Burden transfer emerges from a wide range of different veterinarian-client interactions that occur when that client is providing care for a sick pet.
These include situations like the veterinarian needing to provide euthanasia counseling, or working with clients who are experiencing anticipatory grief. For that reason, the “Affect” component of burden transfer overlaps with the concept of compassion fatigue, the phenomenon of a health care professional caring so much, for so long, that they just can’t care anymore.
Similarly, burden transfer may arise from interactions with a client who is declining a recommended treatment, including euthanasia. When a veterinarian is unable to take the course of action that he or she believes is best for the pet, for example, when euthanasia appears to be the only way to end an animal's suffering but the client does not agree--moral distress may occur. In that particular situation, burden transfer and moral distress overlap.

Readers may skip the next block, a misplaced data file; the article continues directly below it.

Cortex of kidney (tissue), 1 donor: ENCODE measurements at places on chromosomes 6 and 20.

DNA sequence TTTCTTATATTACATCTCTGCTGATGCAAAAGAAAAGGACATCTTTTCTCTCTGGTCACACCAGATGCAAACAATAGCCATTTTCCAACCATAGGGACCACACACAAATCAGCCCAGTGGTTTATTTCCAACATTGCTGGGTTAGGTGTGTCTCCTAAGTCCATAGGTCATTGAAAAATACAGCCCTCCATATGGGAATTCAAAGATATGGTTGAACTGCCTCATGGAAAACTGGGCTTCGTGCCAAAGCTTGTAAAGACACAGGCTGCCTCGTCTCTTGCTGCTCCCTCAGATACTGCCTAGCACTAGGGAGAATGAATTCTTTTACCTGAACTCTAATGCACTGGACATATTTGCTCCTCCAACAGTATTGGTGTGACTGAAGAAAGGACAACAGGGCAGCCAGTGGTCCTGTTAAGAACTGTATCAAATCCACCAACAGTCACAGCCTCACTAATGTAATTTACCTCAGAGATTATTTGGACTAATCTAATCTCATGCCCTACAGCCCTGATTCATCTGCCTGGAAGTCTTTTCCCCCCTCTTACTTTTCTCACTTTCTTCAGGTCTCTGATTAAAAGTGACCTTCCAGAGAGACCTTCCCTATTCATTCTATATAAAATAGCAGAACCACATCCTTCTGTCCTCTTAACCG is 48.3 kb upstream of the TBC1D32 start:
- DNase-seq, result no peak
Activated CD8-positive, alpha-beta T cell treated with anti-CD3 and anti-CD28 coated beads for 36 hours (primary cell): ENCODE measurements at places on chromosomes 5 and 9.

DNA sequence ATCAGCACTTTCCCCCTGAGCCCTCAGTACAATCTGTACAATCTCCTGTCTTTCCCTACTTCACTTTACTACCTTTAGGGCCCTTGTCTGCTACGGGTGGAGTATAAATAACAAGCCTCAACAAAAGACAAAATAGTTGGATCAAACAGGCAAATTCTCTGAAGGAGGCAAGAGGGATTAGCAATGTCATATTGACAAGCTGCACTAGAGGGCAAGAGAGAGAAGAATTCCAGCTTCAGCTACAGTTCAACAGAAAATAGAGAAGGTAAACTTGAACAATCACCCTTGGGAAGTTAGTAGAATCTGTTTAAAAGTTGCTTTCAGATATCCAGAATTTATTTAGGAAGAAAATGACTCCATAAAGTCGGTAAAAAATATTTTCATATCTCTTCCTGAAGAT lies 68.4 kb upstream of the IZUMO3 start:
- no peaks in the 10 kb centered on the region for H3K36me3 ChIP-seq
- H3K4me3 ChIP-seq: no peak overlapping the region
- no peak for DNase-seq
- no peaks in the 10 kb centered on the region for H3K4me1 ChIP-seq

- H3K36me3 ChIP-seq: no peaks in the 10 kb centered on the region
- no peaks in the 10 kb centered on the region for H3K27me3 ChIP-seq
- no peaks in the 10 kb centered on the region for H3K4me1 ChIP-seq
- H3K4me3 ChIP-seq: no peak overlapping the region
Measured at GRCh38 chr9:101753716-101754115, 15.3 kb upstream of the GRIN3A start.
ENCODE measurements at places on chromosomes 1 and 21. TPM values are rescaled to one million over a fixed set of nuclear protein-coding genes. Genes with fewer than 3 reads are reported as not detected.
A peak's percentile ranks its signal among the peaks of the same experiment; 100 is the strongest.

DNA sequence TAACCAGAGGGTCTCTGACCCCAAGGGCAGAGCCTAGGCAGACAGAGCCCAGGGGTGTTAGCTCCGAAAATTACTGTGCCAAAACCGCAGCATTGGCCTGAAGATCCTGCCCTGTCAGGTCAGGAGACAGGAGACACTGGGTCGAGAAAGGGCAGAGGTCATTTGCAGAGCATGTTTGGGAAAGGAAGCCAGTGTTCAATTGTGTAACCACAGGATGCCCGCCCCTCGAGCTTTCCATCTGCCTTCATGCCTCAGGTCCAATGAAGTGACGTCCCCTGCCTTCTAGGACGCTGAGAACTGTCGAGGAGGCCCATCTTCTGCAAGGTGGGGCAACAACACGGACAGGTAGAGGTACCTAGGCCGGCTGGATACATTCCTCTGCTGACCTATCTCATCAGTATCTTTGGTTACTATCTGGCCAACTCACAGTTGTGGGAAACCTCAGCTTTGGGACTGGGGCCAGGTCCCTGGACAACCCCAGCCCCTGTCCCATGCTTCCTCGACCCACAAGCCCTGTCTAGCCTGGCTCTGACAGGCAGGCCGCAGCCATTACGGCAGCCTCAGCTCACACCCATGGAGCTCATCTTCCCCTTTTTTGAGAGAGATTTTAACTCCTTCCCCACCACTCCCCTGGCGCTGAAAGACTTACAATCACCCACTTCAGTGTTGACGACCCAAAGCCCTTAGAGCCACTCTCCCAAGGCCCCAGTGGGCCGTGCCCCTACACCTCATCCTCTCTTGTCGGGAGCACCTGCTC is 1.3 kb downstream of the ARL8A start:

However, burden transfer in general is a much broader concept—incorporating not just situations involving grief or a moral quandary, but any aspect of pet owner behavior that is due to the difficulties of sick pet caregiving.
By examining the entire DANCE of difficult veterinarian-client interactions, we can understand which domains are the most difficult for an individual veterinarian. Instead of using general stress reduction techniques, we may be able to apply more targeted methods. We hope this will help veterinarians reduce their stress and burnout, and achieve greater well-being.
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The information offered on this website does not constitute psychological or veterinary medical advice. Please consult with an appropriate professional who can make recommendations for your specific situation.